Gaithersburg acquires former Consumer Protection Safety Commission facility -- Gazette.Net


The former Consumer Product Safety Commission laboratory testing facility on Darnestown Road now belongs to the city of Gaithersburg, after City Manager Tony Tomasello signed the deed of transfer Tuesday.

Terms of the deal mandate that the city use the space for recreational purposes, but the city isn’t sure what the amenities will be just yet, Tomasello said.

After the federal government labeled the area a “surplus property,” the city applied in 2012 to take ownership. The acquisition was free, because the federal government is required to give surplus land at no cost when giving to a public agency, like city government.

“We think it might have some potential parkland, but it also has some pretty useful buildings, including a fairly modern warehouse with tall ceilings and an open expanse,” Tomasello said. “We have the chance to do something pretty unique there.”

Once the federal government reopens and the city gets the keys, a special committee comprising interested neighbors and citizens will be formed to work with city staff to envision how the site could be used, said Michele Potter, director of Gaithersburg’s parks and recreation department.

The city already has set aside $1.4 million for the project in its Fiscal Year 2014 Capital Improvement Plan. It expects to spend $100,000 on the property’s design in 2015, and $1 million on construction in 2016.

Two Phase 1 Environmental Site Assessments have been conducted on the property, one by the federal government in 2001, and one by Gaithersburg in September 2013.

Generally, these studies identify potential contamination issues of a site by reviewing records, holding a site inspection and conducting interviews with former occupants and neighbors.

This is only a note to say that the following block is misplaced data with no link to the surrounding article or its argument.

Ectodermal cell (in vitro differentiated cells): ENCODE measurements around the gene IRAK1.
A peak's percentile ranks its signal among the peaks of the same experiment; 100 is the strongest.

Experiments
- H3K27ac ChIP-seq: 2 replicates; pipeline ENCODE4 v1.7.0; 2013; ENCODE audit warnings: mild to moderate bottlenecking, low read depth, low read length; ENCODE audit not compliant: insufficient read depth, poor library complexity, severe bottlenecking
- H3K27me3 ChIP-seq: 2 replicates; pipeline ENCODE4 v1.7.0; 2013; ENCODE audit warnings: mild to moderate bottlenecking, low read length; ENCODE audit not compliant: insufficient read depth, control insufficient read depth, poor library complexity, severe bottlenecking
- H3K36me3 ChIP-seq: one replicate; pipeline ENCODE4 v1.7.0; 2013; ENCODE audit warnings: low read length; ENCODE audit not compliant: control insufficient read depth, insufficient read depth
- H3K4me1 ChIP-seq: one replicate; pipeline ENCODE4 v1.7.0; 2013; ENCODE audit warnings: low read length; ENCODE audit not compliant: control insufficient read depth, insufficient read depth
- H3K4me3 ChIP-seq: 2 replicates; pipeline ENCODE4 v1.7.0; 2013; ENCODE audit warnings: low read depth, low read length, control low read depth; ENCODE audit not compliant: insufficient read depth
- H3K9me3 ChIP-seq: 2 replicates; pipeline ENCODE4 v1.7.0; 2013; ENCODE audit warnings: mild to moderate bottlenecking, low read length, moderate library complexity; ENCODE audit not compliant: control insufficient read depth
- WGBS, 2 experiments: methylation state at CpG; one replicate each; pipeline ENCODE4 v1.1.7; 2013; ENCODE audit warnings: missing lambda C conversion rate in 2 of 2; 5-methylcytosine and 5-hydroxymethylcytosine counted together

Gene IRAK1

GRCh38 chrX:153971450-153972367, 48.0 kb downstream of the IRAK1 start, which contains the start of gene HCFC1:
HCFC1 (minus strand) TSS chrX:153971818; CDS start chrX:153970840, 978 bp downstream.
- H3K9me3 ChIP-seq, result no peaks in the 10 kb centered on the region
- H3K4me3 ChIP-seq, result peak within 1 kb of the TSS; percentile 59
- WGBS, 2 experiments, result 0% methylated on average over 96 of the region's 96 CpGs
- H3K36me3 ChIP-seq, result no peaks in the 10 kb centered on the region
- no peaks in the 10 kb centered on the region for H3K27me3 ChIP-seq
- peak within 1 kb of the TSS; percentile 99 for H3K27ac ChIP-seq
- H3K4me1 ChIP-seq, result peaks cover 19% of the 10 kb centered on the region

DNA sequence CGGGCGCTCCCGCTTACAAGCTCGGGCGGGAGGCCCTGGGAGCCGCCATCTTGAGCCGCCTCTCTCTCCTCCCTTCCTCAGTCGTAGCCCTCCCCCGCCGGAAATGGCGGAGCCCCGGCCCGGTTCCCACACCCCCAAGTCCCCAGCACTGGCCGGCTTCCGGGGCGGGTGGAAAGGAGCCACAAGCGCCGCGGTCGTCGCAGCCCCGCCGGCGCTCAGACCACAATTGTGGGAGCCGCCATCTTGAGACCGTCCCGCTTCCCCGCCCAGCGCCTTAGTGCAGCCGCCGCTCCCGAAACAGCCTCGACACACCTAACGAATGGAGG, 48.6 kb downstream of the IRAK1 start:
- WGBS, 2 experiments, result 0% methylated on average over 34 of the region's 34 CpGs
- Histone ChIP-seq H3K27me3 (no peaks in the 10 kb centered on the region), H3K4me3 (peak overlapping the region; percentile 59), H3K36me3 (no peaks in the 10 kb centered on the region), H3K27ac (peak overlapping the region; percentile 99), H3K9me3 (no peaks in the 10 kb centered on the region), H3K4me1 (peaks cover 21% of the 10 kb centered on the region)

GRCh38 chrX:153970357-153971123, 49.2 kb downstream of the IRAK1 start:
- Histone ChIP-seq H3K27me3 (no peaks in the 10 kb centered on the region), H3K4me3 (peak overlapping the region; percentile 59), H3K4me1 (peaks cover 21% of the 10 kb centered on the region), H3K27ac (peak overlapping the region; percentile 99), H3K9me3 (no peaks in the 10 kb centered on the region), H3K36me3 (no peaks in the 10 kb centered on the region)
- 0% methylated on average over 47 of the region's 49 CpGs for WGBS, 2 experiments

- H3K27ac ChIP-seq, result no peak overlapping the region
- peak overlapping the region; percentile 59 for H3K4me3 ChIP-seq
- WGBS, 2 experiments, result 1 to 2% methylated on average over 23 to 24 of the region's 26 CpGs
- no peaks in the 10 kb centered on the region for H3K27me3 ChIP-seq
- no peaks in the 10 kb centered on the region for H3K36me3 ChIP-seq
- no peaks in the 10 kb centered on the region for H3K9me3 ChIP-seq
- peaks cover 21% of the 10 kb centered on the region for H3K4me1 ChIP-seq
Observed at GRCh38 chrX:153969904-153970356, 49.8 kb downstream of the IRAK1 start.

In this case, both reports revealed a possible presence of asbestos and lead paint in some of the buildings.

The Gazette has submitted a public information request to view the most recent environmental report.

If any ground contaminants are found at the site, the federal government has already agreed to fix the problem, Potter said.

“We were told, and it is in one of the reports, that if the land is disturbed by a contractor and anything is exposed, GSA will facilitate remedial cleanup by the federal government,” she said.

Tomasello said he believes the space will be a positive addition to the city.

“For a city our size, one of the most difficult things to acquire is open space,” he said. “In short of demolishing buildings on an existing site, it’s hard to find open spaces. This is a unique opportunity.”

Spanning 9.54 acres, the property includes eight buildings. It can be linked to existing bike paths and walkways along Muddy Branch Road and Darnestown Road, a city press release said.

After operating in Gaithersburg since 1975, the CPSC testing facility moved to a new Rockville location in 2011.